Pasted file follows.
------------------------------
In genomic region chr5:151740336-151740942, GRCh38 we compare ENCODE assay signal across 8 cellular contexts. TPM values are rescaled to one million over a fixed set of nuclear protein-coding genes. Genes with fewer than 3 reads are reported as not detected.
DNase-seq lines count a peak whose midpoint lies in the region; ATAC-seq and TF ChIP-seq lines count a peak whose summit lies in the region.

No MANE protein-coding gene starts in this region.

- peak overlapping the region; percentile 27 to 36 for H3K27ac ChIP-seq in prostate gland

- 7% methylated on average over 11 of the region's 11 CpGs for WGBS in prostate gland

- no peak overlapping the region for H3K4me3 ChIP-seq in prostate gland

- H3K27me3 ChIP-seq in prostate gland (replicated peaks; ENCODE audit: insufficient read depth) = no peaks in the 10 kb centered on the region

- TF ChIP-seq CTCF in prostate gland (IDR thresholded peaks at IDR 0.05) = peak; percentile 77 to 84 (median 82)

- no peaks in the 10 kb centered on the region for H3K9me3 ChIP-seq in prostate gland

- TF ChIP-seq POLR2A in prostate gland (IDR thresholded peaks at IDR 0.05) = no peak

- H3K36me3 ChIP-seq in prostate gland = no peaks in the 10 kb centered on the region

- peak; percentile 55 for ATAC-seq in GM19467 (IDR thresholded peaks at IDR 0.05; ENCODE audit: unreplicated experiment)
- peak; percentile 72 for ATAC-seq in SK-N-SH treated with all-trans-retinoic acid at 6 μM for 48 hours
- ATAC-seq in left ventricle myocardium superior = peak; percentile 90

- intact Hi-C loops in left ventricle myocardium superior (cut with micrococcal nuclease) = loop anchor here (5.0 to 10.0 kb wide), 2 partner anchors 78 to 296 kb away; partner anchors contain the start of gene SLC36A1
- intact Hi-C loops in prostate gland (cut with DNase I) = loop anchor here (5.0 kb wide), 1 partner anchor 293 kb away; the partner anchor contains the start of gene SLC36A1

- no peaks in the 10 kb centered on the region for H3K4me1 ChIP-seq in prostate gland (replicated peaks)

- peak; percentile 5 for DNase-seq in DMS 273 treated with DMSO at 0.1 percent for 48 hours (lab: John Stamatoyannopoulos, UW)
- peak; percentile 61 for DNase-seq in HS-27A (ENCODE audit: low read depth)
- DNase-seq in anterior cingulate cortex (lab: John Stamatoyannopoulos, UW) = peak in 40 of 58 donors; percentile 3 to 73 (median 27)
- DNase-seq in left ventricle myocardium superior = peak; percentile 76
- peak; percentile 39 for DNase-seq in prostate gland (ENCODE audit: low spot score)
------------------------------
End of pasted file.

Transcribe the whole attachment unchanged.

In genomic region chr5:151740336-151740942, GRCh38 we compare ENCODE assay signal across 8 cellular contexts. TPM values are rescaled to one million over a fixed set of nuclear protein-coding genes. Genes with fewer than 3 reads are reported as not detected.
DNase-seq lines count a peak whose midpoint lies in the region; ATAC-seq and TF ChIP-seq lines count a peak whose summit lies in the region.

No MANE protein-coding gene starts in this region.

- peak overlapping the region; percentile 27 to 36 for H3K27ac ChIP-seq in prostate gland

- 7% methylated on average over 11 of the region's 11 CpGs for WGBS in prostate gland

- no peak overlapping the region for H3K4me3 ChIP-seq in prostate gland

- H3K27me3 ChIP-seq in prostate gland (replicated peaks; ENCODE audit: insufficient read depth) = no peaks in the 10 kb centered on the region

- TF ChIP-seq CTCF in prostate gland (IDR thresholded peaks at IDR 0.05) = peak; percentile 77 to 84 (median 82)

- no peaks in the 10 kb centered on the region for H3K9me3 ChIP-seq in prostate gland

- TF ChIP-seq POLR2A in prostate gland (IDR thresholded peaks at IDR 0.05) = no peak

- H3K36me3 ChIP-seq in prostate gland = no peaks in the 10 kb centered on the region

- peak; percentile 55 for ATAC-seq in GM19467 (IDR thresholded peaks at IDR 0.05; ENCODE audit: unreplicated experiment)
- peak; percentile 72 for ATAC-seq in SK-N-SH treated with all-trans-retinoic acid at 6 μM for 48 hours
- ATAC-seq in left ventricle myocardium superior = peak; percentile 90

- intact Hi-C loops in left ventricle myocardium superior (cut with micrococcal nuclease) = loop anchor here (5.0 to 10.0 kb wide), 2 partner anchors 78 to 296 kb away; partner anchors contain the start of gene SLC36A1
- intact Hi-C loops in prostate gland (cut with DNase I) = loop anchor here (5.0 kb wide), 1 partner anchor 293 kb away; the partner anchor contains the start of gene SLC36A1

- no peaks in the 10 kb centered on the region for H3K4me1 ChIP-seq in prostate gland (replicated peaks)

- peak; percentile 5 for DNase-seq in DMS 273 treated with DMSO at 0.1 percent for 48 hours (lab: John Stamatoyannopoulos, UW)
- peak; percentile 61 for DNase-seq in HS-27A (ENCODE audit: low read depth)
- DNase-seq in anterior cingulate cortex (lab: John Stamatoyannopoulos, UW) = peak in 40 of 58 donors; percentile 3 to 73 (median 27)
- DNase-seq in left ventricle myocardium superior = peak; percentile 76
- peak; percentile 39 for DNase-seq in prostate gland (ENCODE audit: low spot score)